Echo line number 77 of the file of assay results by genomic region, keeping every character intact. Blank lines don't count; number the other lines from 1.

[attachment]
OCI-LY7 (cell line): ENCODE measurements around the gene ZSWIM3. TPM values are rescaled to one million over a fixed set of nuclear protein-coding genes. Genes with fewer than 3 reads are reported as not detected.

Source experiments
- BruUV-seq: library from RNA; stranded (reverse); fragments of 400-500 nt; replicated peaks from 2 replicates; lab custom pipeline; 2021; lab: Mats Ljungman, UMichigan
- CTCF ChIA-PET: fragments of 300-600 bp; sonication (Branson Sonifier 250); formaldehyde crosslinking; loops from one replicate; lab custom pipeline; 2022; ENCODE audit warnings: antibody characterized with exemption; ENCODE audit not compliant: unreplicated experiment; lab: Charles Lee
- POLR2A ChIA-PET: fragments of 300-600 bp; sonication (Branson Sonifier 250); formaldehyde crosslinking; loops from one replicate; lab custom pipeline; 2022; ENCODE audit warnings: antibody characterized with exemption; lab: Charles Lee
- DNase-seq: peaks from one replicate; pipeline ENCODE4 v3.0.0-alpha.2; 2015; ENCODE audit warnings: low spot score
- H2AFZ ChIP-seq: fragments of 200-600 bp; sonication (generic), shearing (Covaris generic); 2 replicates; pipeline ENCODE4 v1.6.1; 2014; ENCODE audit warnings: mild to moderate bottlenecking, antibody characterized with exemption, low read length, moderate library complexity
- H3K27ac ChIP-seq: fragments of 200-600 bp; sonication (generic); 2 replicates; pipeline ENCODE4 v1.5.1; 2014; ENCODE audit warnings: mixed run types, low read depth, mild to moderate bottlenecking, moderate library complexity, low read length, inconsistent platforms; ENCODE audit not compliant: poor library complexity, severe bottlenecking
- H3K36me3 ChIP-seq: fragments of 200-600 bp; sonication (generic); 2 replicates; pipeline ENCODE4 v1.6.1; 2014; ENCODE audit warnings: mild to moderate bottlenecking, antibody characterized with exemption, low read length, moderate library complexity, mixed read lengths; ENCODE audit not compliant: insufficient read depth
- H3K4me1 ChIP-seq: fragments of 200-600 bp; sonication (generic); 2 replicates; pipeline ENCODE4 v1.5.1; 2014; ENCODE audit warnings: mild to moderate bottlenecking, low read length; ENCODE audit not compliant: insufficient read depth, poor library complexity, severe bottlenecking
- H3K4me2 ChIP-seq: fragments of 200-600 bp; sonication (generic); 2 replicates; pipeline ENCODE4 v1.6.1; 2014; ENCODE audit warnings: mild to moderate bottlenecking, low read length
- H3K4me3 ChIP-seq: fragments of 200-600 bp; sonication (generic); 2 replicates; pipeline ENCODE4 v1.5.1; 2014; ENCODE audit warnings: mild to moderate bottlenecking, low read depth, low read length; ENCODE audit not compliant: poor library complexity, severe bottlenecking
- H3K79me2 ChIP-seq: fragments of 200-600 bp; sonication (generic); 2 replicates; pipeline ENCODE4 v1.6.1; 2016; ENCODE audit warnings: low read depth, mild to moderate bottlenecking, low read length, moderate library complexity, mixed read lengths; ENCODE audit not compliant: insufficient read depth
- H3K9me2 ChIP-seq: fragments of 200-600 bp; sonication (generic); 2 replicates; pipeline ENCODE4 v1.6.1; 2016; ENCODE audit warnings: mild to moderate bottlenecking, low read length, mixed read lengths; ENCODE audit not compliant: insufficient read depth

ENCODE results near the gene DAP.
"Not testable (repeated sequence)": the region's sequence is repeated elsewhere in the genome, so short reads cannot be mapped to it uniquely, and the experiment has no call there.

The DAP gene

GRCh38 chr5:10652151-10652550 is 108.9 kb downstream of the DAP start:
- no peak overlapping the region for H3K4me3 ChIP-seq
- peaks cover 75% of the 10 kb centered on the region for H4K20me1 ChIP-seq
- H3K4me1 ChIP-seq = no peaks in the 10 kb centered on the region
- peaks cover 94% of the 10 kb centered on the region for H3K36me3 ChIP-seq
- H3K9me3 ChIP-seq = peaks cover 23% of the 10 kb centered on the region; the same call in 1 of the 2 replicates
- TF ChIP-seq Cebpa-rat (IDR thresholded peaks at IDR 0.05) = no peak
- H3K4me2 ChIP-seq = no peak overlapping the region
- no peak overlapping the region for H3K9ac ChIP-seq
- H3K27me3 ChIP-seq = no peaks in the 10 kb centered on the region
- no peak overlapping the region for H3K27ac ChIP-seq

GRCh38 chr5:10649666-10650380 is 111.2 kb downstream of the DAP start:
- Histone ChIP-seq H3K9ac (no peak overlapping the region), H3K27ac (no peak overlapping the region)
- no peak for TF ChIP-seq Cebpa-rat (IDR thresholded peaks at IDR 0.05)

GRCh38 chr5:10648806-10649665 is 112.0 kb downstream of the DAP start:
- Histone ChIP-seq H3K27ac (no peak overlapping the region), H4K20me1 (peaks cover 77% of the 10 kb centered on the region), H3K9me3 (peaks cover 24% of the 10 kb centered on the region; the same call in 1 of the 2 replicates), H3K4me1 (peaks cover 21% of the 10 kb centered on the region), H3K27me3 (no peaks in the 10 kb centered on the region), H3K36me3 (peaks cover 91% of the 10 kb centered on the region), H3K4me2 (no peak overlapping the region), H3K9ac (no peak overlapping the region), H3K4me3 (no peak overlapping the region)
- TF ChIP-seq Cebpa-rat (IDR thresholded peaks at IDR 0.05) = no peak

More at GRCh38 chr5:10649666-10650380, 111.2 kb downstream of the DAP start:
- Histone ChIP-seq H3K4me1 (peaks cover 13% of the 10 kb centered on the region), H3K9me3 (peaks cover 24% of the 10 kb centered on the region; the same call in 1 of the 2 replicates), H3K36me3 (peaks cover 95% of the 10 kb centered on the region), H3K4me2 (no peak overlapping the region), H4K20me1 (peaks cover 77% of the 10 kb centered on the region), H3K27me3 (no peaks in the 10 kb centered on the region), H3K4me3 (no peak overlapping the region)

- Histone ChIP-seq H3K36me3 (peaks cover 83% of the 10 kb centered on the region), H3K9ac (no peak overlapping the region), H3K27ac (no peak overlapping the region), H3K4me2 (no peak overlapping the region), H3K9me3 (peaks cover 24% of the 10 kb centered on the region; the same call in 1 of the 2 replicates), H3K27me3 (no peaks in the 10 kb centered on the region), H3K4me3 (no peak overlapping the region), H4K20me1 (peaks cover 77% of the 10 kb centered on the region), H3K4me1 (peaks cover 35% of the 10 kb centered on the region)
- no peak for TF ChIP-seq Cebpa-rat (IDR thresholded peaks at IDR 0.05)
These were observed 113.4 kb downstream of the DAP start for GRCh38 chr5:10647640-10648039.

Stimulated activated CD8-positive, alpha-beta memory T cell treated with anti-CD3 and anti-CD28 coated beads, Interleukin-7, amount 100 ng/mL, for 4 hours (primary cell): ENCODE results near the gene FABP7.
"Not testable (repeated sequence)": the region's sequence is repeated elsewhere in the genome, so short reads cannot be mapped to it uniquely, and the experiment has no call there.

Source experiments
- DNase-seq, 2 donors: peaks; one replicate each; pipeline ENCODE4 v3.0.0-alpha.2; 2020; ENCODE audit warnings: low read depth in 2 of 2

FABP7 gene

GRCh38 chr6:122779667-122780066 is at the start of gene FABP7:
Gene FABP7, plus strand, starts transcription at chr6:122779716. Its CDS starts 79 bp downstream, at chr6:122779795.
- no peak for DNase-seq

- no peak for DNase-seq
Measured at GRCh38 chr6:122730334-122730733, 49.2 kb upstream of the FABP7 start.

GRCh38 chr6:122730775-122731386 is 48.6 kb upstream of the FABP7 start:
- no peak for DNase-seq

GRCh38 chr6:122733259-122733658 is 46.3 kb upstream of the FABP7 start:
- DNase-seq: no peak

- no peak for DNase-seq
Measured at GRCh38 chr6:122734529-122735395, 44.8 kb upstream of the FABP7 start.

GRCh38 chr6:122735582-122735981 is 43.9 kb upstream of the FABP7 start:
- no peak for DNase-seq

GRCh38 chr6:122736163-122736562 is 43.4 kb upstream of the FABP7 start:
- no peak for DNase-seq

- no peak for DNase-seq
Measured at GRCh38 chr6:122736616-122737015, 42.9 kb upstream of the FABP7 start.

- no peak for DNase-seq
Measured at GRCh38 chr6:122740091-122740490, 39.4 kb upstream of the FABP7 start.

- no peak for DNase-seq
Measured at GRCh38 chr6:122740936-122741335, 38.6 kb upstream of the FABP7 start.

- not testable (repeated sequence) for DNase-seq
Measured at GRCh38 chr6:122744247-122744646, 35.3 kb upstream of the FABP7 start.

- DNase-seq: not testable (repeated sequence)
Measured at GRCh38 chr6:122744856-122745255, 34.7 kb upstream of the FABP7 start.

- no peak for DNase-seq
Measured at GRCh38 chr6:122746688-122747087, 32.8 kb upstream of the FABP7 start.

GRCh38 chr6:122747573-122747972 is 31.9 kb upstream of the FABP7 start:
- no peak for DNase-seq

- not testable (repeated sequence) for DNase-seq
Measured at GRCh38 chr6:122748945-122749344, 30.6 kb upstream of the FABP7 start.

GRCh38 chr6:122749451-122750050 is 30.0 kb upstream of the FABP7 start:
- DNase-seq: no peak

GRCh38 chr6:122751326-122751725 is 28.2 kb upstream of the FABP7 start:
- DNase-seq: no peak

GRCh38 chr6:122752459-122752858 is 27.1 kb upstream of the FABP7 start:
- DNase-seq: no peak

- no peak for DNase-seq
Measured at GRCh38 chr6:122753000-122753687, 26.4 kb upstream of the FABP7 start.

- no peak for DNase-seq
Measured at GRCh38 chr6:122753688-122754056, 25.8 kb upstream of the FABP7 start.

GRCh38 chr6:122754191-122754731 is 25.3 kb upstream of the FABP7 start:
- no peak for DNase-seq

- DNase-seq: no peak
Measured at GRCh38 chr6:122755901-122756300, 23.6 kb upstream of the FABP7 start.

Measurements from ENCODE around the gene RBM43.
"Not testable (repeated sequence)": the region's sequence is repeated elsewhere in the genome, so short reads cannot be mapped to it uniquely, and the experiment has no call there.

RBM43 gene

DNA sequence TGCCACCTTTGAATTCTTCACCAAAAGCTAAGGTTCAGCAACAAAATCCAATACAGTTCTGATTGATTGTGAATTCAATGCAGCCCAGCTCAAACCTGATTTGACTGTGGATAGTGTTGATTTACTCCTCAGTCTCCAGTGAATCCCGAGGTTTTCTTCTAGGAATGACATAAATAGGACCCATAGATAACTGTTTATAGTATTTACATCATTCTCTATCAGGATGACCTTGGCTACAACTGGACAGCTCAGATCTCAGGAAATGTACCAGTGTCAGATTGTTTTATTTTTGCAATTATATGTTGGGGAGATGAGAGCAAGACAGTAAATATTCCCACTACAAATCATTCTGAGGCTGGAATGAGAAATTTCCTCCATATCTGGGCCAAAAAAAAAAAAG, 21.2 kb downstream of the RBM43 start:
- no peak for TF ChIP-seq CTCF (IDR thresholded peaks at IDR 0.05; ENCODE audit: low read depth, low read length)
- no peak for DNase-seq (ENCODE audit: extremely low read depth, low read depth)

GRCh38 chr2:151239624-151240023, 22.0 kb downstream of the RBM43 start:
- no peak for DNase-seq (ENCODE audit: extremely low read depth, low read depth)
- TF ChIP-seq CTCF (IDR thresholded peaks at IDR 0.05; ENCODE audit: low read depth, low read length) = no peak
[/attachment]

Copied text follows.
- DNase-seq: no peak